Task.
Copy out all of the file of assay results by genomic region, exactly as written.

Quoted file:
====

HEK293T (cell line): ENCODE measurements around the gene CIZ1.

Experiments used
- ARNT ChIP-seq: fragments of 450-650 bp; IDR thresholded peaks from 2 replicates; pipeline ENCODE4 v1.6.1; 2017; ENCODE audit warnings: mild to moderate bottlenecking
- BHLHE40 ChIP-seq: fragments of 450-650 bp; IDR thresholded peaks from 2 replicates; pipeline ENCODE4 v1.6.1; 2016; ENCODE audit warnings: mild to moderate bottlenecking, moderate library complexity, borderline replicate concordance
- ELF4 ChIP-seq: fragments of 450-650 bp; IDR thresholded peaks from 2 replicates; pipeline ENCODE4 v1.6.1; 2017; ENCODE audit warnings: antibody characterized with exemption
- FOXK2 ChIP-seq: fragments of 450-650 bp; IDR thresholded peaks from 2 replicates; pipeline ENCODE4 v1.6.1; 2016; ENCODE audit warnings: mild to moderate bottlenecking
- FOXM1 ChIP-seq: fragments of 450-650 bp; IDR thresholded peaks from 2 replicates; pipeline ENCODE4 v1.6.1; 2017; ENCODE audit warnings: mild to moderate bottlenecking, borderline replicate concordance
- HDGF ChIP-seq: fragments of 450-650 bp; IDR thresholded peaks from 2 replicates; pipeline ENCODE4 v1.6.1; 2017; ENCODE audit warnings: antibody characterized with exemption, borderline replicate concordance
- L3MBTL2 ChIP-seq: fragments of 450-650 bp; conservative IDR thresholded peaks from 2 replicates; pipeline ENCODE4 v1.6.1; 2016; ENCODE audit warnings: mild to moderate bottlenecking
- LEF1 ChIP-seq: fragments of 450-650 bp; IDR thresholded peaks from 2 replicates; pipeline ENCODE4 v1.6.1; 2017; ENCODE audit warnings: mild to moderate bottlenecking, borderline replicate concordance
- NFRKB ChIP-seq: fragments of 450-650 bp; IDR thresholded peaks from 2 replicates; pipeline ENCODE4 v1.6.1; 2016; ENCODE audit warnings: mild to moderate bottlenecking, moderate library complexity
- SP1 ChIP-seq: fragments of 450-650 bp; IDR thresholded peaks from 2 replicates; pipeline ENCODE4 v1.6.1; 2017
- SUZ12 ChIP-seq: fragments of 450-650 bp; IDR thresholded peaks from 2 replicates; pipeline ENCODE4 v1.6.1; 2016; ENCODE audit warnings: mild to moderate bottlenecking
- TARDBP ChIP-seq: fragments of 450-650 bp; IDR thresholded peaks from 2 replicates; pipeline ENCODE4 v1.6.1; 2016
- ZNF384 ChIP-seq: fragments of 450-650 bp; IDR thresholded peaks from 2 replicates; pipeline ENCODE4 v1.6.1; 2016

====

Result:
HEK293T (cell line): ENCODE measurements around the gene CIZ1.

Experiments used
- ARNT ChIP-seq: fragments of 450-650 bp; IDR thresholded peaks from 2 replicates; pipeline ENCODE4 v1.6.1; 2017; ENCODE audit warnings: mild to moderate bottlenecking
- BHLHE40 ChIP-seq: fragments of 450-650 bp; IDR thresholded peaks from 2 replicates; pipeline ENCODE4 v1.6.1; 2016; ENCODE audit warnings: mild to moderate bottlenecking, moderate library complexity, borderline replicate concordance
- ELF4 ChIP-seq: fragments of 450-650 bp; IDR thresholded peaks from 2 replicates; pipeline ENCODE4 v1.6.1; 2017; ENCODE audit warnings: antibody characterized with exemption
- FOXK2 ChIP-seq: fragments of 450-650 bp; IDR thresholded peaks from 2 replicates; pipeline ENCODE4 v1.6.1; 2016; ENCODE audit warnings: mild to moderate bottlenecking
- FOXM1 ChIP-seq: fragments of 450-650 bp; IDR thresholded peaks from 2 replicates; pipeline ENCODE4 v1.6.1; 2017; ENCODE audit warnings: mild to moderate bottlenecking, borderline replicate concordance
- HDGF ChIP-seq: fragments of 450-650 bp; IDR thresholded peaks from 2 replicates; pipeline ENCODE4 v1.6.1; 2017; ENCODE audit warnings: antibody characterized with exemption, borderline replicate concordance
- L3MBTL2 ChIP-seq: fragments of 450-650 bp; conservative IDR thresholded peaks from 2 replicates; pipeline ENCODE4 v1.6.1; 2016; ENCODE audit warnings: mild to moderate bottlenecking
- LEF1 ChIP-seq: fragments of 450-650 bp; IDR thresholded peaks from 2 replicates; pipeline ENCODE4 v1.6.1; 2017; ENCODE audit warnings: mild to moderate bottlenecking, borderline replicate concordance
- NFRKB ChIP-seq: fragments of 450-650 bp; IDR thresholded peaks from 2 replicates; pipeline ENCODE4 v1.6.1; 2016; ENCODE audit warnings: mild to moderate bottlenecking, moderate library complexity
- SP1 ChIP-seq: fragments of 450-650 bp; IDR thresholded peaks from 2 replicates; pipeline ENCODE4 v1.6.1; 2017
- SUZ12 ChIP-seq: fragments of 450-650 bp; IDR thresholded peaks from 2 replicates; pipeline ENCODE4 v1.6.1; 2016; ENCODE audit warnings: mild to moderate bottlenecking
- TARDBP ChIP-seq: fragments of 450-650 bp; IDR thresholded peaks from 2 replicates; pipeline ENCODE4 v1.6.1; 2016
- ZNF384 ChIP-seq: fragments of 450-650 bp; IDR thresholded peaks from 2 replicates; pipeline ENCODE4 v1.6.1; 2016